After a 95-year-long run of copyright protection, on 1 January 2022, the storybook character Winnie-The-Pooh finally made its entry into the public domain. Following suit, Disney’s most popular animated film character, Mickey Mouse who was first seen in the 1928 animated short film Steamboat Willie is also set to enter the public domain in 2024.
The United States offers copyright protection of 28 years for those works created before the year 1978 with an additional renewal period of 67 years which effectively protects the work for a period of 95 years. And for these iconic characters, that time is up.
What does this mean for Disney?
The rights as well as profits which until recently Disney exclusively enjoyed are now open to the public, paving the way for several variations, spin-offs, and revivals of these works without any legal obstacles or limitations. However, there is a catch. Over the years, both these characters have seen many changes in their visual appearances.
The original Winnie-The-Pooh character created by author A.A. Milne and illustrator E. H. Shepard in 1924 surprisingly did not don his present-day counterpart’s iconic red cropped t-shirt. It was in 1930 when American Producer Stephen Slesinger purchased the merchandising rights to Pooh, that he introduced the red t-shirt. Disney also adopted the red t-shirt when it purchased the merchandising rights from him later in the 60s.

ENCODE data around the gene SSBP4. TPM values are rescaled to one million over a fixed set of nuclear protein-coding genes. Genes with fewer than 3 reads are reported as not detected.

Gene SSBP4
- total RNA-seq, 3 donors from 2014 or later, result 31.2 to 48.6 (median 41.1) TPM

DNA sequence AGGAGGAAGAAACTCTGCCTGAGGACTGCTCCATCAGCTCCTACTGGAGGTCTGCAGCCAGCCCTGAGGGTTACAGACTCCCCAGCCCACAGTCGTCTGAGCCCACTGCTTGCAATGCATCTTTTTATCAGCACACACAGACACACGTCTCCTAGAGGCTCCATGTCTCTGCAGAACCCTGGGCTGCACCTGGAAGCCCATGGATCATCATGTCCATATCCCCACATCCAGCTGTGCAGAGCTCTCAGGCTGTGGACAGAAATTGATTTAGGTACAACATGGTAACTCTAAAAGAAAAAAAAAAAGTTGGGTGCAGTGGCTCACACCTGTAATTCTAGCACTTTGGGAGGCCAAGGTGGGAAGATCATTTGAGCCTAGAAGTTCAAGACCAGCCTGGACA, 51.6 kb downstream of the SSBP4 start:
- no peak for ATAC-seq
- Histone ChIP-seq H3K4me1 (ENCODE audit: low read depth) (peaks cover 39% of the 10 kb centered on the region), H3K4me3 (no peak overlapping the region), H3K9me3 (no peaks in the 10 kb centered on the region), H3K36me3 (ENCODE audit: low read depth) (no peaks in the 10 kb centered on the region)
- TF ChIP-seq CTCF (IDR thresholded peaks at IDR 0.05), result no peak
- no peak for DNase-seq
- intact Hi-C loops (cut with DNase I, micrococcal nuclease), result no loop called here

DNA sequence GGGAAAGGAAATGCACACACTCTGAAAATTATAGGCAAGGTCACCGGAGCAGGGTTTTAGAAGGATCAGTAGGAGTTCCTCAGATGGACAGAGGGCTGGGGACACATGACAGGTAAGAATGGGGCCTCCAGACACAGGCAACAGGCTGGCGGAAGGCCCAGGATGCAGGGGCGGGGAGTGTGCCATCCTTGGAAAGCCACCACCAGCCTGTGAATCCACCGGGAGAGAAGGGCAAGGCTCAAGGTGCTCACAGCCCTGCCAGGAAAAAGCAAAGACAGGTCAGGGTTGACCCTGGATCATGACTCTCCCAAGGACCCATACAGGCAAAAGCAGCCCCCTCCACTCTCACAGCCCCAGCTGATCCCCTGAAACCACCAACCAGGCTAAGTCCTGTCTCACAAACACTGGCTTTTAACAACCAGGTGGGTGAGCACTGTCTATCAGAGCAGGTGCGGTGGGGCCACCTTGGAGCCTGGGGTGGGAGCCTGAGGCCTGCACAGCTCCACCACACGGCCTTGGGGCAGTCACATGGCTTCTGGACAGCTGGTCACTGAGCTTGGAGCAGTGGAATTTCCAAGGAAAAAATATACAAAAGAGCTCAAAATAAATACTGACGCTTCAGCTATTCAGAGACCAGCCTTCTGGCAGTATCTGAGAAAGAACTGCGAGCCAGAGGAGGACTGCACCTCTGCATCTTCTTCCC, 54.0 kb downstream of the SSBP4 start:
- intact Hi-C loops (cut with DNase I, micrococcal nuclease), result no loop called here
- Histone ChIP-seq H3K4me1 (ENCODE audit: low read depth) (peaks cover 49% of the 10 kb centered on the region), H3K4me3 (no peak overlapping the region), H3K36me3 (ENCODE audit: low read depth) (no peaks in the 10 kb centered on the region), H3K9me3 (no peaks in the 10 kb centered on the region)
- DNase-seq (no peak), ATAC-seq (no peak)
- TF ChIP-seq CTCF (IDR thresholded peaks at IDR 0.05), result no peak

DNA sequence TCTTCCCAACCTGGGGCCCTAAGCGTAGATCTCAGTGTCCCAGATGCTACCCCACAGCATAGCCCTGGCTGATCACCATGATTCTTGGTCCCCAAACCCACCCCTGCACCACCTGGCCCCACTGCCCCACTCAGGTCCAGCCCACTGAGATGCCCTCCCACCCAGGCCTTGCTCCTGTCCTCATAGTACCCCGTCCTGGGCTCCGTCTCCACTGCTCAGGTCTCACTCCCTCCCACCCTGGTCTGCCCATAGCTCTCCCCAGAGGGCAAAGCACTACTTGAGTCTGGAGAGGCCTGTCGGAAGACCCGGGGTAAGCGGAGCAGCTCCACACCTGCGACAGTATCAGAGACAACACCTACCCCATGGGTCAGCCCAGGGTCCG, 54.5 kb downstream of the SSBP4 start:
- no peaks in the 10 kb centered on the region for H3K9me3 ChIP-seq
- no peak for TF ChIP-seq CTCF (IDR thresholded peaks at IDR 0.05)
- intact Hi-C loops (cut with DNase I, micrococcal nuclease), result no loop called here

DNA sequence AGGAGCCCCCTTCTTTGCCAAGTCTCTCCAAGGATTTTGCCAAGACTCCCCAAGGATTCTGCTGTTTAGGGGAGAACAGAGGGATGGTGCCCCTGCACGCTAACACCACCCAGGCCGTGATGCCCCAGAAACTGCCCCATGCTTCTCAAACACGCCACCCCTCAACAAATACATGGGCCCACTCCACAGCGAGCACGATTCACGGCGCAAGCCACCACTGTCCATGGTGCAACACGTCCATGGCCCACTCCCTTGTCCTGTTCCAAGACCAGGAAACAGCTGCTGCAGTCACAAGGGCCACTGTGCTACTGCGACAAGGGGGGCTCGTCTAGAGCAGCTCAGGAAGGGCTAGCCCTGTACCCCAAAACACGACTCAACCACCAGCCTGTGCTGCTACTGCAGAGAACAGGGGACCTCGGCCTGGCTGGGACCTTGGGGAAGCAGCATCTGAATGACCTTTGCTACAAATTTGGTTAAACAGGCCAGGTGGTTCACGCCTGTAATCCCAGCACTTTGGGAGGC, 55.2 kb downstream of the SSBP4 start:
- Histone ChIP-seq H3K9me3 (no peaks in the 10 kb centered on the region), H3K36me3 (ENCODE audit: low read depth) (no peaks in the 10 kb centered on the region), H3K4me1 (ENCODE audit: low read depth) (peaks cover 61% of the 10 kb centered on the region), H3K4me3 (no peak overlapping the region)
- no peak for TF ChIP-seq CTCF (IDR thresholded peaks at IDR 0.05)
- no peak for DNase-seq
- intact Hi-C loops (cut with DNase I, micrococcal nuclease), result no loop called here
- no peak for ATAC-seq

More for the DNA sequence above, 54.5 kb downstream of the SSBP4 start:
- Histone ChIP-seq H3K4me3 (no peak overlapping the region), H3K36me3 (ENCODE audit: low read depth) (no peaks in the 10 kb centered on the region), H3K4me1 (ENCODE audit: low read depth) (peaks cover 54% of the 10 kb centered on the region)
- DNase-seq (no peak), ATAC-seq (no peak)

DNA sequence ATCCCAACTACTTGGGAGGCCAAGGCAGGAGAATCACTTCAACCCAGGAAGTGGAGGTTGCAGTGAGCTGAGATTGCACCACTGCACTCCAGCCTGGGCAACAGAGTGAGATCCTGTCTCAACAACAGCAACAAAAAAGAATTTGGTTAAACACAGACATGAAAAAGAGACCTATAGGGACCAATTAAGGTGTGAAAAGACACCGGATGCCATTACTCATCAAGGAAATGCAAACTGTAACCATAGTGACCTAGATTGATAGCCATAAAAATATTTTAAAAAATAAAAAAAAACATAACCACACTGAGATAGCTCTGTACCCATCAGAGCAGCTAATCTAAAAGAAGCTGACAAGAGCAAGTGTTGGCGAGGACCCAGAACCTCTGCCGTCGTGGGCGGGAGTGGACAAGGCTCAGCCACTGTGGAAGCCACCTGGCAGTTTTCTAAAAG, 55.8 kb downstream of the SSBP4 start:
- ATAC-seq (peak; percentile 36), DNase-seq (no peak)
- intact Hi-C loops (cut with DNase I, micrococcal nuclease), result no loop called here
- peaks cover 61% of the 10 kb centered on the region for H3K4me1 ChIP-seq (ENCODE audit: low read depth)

Similarly, the Mickey Mouse character depicted in Steamboat Willie has seen numerous visual alterations.
The catch here is that only the original version of the characters, i.e., their original appearances, have entered the public domain and any newer, and possibly more familiar versions are still protected under copyright. Meaning, the use of Pooh wearing a red t-shirt would still constitute copyright infringement. This, however, hasn’t entirely deterred the public. Actor, film producer, and businessman Ryan Reynolds have managed to depict Pooh in his work in a way that causes no infringement. The adored character is also slated to be part of an upcoming horror film.
Since the public domain is considered to be free of the barriers of intellectual property rights, work being released here allows an opportunity for creativity and innovation. However, artists should be meticulous while using these characters in their work as Disney continues to own the copyright to the newer versions of these characters.
Does that mean Disney is backing down completely?
That’s far from it. Along with the copyright to the newer versions of these characters, Disney also holds trademark protection for the commercial use of these characters. This would mean that a work has to be clearly distinct from Disney’s interpretation of these characters so as to avoid a trademark infringement. Disney also has trademark protection for merchandising purposes, ensuring that profits made through these characters still come Disney’s way.
With these iconic characters entering the public domain, new-age storytellers now have the freedom to revive age-old tales with alternate storylines, thereby preserving these beloved children’s characters for generations to come.
3rd LLB, ILS Law College, Pune